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First look: On with the SHO at Ford

Stealth bomber: The twin-turbo V6 Ford Taurus SHO will compete with V8-powered cars in the US.

Ford revives its Taurus SHO with a twin-turbo V6 that could have powered our XR6

17 Feb 2009

FORD has heralded the return of a high-performance Taurus with the Blue Oval’s first application of a new twin-turbocharged V6 that could have powered a future Falcon XR6 Turbo.

Ford Australia had been investigating the rear-wheel-drive capability of the 3.5-litre EcoBoost engine before the decision was made last year to continue with local production of the Falcon's existing six-cylinder engine line in Geelong.

The new all-wheel-drive Taurus SHO will compete in the US with V8-engined cars such as the Chrysler 300C SRT8 and the Holden-built Pontiac G8 GXP.

It was launched at the Chicago auto show last week, just one month after the all-new mainstream Taurus model was unveiled at the Detroit show, and revives one of the best-loved performance nameplates in America.

V8-powered SHO models were highly-regarded in the 1990s, making Car and Driver magazine’s annual top 10 list four times in succession, but the hot Taurus went out of production in 1999.

27 center imageAlthough unable to match its rear-wheel-drive rivals for outright performance, the Taurus SHO still produces a respectable 365 horsepower (272kW) at 5500rpm and 350 ft-lb (475Nm) of torque at 3500rpm while delivering V6-level fuel consumption.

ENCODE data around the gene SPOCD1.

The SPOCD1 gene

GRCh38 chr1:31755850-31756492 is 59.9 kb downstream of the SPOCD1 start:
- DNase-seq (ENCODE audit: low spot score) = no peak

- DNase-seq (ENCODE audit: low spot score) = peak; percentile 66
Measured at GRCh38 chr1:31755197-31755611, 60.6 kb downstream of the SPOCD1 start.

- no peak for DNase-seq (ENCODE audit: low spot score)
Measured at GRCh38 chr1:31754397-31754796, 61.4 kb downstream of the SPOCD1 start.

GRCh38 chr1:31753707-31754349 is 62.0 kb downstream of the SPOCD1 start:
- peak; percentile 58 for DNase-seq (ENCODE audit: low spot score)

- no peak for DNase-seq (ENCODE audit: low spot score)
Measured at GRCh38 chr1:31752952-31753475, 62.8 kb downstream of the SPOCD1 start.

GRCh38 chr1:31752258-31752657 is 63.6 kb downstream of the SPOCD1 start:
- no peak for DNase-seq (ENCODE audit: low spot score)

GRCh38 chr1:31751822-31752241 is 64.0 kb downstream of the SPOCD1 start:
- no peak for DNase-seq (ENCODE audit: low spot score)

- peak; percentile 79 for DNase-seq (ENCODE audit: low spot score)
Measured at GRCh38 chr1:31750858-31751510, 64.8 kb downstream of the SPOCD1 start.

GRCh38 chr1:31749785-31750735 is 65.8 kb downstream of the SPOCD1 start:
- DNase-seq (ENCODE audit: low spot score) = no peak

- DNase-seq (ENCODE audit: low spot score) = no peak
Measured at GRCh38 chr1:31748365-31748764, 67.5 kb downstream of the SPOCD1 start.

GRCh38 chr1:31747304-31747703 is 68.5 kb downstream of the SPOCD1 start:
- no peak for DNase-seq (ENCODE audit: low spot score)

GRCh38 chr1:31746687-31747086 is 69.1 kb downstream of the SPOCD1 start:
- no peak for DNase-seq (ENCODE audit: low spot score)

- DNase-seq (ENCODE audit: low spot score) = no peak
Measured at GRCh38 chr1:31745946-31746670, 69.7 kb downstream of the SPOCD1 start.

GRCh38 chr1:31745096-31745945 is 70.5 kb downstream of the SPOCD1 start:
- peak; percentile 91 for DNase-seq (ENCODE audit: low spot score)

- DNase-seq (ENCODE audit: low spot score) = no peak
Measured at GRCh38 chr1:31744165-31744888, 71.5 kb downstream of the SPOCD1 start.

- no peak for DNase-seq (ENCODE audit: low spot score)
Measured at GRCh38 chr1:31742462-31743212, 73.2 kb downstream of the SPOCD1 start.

That compares with 270kW and 533Nm for the highly-acclaimed Australian-developed and manufactured turbocharged straight-six in the current XR6 Turbo and G6E Turbo.

The EcoBoost engine first appeared at the Detroit show in the sister Lincoln MKS last month, but neither it nor the Taurus SHO will reach Ford dealerships until the northern summer, with the SHO priced at $US37,995 ($A58,390).

Ford claims the new twin-turbo V6 will be available in 90 per cent of its cars by 2013 and not only provides best-in-class fuel economy but virtually eliminates turbo lag.

The company’s global product development vice-president Derrick Kuzak said in Detroit that Ford was committed to delivering fuel economy leadership in every new vehicle.

“We do this with affordable technology that can be applied to the widest number of vehicles (and) EcoBoost is an important component of that goal,” said Mr Kuzak.

“The beauty of EcoBoost is that it enables us to downsize for fuel efficiency, yet boost for power. We’re able to decrease the size of the available engine – such as installing a V6 versus a V8 – yet boost the power using turbocharging to deliver similar power and torque of that larger engine.

“It’s all part of Ford’s strategy to bring adaptable powertrain technology to all kinds of vehicles and all kinds of lifestyles. This technology is affordable and applicable to all gasoline engines.” The 3.5-litre EcoBoost V6 has two small parallel turbochargers – which are watercooled and operate simultaneously – a direct-injection fuel system and an intercooler to cool the air going into the combustion chambers.

A high-pressure fuel pump operates up to 2175psi – more than 35 times the norm in a conventional V6 – and is cam-driven with a single piston and an electronic valve that controls how much fuel is routed into the fuel rails to the injectors.

On each stroke, six individual jets spray fuel directly into the combustion chamber, mixing with the incoming air.